I felt well nourished from a day with my father and sister. We went to church, visited our grandfather in the home, and spend the day together.
But it was the ceremony at the church that struck me most. The priest lit a candle for each man and women, nine total, lost in the Charleston attacks. A black man with a soulful song sang high and proud with praise and reverence for those lost.
I cried. When an attack happens, any shooting or horrible crime in masses, my immediate response is one of defense: I disconnect. I fear the media for it’s too dramatic mis-tellings, and I fear the very violent truth.
My reaction is disbelief. Then it is anger and sadness.
I also fear that a world so drawn to screens and comforts can only be disrupted by such brutality. That it will be so again and again, because this is the way to seek our attention. This is how you can churn a story that marks a place in history for the sick and twisted.
But the priest said it so elegantly today - may we seek and provide comfort and healing, leadership and unity through such times. This is the very opposite of what a hate filled man who speaks with a language of violence would want.
We all deal with a confused web of emotions, our words and our survival tactics out at the forefront, exploited again with each act of violence spreading the wildfire. I fear what happens when we learn to breath in the smoke and accept the shocks that settle in us, to await the moment of self-eruption.
I write and I pray for the healing waters we carry with us to be shared. We can work to heal for the future.
We are always shedding. Sometimes it’s painful, sometimes a release.
It happens at times of transition. A new job, a new town, a new friend. In order to fit a new beginning we must peel back layers.
A small piece falls off from the last apartment. A new suite slips on for the new job. A shoe or two are put on to help us better walk forward. Because we are changing shape now.
There are the painful partings, knowing when a friend out of the past will remain in the past now. Outgrown. No longer on the same journey. The colors and the warmth and the size were all there once, but now they are too small. It is not for you.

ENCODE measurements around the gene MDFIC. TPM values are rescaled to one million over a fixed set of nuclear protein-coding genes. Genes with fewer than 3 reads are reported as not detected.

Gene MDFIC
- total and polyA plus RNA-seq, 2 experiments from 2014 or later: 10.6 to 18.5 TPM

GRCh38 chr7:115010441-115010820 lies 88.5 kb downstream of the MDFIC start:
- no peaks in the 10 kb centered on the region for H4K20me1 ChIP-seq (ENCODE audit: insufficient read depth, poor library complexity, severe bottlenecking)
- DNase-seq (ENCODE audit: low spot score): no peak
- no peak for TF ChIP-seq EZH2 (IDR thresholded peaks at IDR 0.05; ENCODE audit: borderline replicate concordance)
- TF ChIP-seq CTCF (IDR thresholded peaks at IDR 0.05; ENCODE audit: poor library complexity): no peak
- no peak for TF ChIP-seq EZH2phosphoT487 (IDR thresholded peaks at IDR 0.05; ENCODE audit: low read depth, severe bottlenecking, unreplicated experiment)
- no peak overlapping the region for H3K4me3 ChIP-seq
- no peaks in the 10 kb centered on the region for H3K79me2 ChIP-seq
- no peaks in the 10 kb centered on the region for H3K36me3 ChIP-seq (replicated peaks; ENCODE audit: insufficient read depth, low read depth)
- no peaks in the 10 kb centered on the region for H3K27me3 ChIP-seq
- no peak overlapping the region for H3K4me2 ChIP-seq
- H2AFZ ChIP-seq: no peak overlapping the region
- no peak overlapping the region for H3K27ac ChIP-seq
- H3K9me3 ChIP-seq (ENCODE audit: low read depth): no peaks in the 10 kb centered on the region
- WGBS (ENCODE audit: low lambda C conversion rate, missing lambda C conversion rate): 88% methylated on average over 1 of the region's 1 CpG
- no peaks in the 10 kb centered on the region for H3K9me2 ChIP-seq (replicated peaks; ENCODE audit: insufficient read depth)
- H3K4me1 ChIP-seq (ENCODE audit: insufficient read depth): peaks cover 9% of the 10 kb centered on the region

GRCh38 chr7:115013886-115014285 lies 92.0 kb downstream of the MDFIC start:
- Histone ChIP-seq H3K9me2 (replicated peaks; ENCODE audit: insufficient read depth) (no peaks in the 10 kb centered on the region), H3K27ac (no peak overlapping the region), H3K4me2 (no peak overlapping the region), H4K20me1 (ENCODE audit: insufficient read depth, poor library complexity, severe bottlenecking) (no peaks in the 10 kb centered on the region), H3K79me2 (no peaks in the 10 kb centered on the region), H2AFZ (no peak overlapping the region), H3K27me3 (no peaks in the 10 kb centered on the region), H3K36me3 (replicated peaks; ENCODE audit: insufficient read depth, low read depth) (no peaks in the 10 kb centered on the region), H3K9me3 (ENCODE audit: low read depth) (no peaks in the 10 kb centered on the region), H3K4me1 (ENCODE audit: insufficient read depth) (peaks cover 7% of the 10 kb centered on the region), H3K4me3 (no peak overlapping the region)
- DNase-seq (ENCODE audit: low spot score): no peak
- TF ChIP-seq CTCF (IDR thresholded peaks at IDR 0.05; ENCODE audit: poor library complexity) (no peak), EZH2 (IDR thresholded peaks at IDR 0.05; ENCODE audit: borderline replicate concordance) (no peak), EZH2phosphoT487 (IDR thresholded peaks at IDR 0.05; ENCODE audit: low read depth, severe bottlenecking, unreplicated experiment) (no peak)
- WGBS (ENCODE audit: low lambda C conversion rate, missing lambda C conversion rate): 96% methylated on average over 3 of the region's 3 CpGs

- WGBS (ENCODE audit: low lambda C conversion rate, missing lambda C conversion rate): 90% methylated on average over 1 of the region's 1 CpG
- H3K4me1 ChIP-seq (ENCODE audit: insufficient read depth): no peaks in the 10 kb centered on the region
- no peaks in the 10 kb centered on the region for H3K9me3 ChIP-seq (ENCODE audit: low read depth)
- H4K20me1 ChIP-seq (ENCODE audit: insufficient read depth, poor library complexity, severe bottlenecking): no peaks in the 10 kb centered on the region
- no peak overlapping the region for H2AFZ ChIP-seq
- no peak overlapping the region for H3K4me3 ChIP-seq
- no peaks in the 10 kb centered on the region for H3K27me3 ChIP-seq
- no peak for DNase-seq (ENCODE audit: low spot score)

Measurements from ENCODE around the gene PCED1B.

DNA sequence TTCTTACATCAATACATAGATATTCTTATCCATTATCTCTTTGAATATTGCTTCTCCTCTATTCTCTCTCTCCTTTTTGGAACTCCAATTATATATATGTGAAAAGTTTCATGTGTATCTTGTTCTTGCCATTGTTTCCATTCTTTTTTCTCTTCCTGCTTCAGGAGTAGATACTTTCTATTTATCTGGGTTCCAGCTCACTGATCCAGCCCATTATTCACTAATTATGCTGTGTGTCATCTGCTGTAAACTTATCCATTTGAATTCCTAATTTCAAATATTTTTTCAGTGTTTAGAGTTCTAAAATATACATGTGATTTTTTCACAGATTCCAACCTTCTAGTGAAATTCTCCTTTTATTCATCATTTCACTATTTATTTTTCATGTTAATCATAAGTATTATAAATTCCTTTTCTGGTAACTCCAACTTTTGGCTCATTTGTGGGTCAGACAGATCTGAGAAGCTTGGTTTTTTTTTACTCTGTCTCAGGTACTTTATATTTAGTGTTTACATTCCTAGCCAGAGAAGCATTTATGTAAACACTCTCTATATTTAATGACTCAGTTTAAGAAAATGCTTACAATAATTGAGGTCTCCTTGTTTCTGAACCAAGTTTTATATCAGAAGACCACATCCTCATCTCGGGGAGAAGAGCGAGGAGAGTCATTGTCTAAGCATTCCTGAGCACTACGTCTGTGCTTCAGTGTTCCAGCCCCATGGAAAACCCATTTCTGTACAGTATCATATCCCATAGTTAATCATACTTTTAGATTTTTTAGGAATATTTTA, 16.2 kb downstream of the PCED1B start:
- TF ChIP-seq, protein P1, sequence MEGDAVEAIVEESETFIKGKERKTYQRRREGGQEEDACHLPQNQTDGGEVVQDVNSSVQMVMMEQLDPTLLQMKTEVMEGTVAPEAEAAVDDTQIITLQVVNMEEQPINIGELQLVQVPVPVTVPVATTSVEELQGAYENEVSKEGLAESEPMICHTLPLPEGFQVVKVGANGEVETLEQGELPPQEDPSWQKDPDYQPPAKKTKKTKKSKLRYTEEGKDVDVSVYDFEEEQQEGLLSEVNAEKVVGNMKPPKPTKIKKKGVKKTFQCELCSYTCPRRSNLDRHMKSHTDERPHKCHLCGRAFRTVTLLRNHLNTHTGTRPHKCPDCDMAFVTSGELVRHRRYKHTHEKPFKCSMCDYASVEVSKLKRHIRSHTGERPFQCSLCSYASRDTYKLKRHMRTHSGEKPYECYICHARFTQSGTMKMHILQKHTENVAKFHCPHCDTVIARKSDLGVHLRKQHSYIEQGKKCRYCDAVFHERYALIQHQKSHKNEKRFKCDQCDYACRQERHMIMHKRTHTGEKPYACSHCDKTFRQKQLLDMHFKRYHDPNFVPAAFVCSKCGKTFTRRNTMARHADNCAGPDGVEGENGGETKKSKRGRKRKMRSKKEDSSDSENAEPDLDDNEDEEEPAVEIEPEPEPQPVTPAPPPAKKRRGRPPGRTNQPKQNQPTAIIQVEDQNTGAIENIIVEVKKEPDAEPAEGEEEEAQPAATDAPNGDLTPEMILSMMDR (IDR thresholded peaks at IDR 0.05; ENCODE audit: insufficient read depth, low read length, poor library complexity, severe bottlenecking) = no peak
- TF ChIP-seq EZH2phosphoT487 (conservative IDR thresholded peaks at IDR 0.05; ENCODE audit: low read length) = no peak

They do not wear or support you right. It is time to go.
We are always shedding. But that's alright. We have many so many layers to live and to leave.
I loved writing this piece and am so grateful to help tell the story of Detroiter Edward Tony Green.
Tony played bass for the Dramatics, but when the Motown group began to fade away he went through a period of transition. He shares his story on going from Motown to playing bass with Dr. Dre & Snoop Dog in this essay.
“The whole West Coast sound is really the whole Motown sound infused with mood synthesizer. The bass is Motown,” said Tony Green. “The bass is always Motown.”
Now published in a special music edition of the Museum of Americana, Issue 8. Click here for Roadwork, the story of Tony Green.
This essay is part of a series of essays on Detroiter's reinventing.
My uncle said to me yesterday: "Your Grandpa Jack would be rolling in his grave if he knew you were working on the holiday. Rolling in his grave."
I tried to respond that it's just two meetings. I still have time to visit.
"He'd be appalled. Listen to what you are saying - it's just two meetings?" He was shouting at me from the gate to my grandma's yard.
Both of my grandfather's fought in the second World War. Jack passed after the war and his third heart attack, leaving behind my grandma and her five kids. He was a tough man.
My other grandfather dropped bombs around Europe and wrote each diary entry around every trip, every bomb dropped. He wrote about the smoke and the debri and the death. He wrote so many times that he was scared shitless.
Mom says Grandpa Jack, Uncle Joe, and myself included all work too hard. That our family has always worked too hard. Here we are on a Sunday working through the long hours of sun in the garden and I'm listening to my uncle shout a warning at me as I head home to work.
We work for ourselves and for others. We work and we work, but not on this holiday.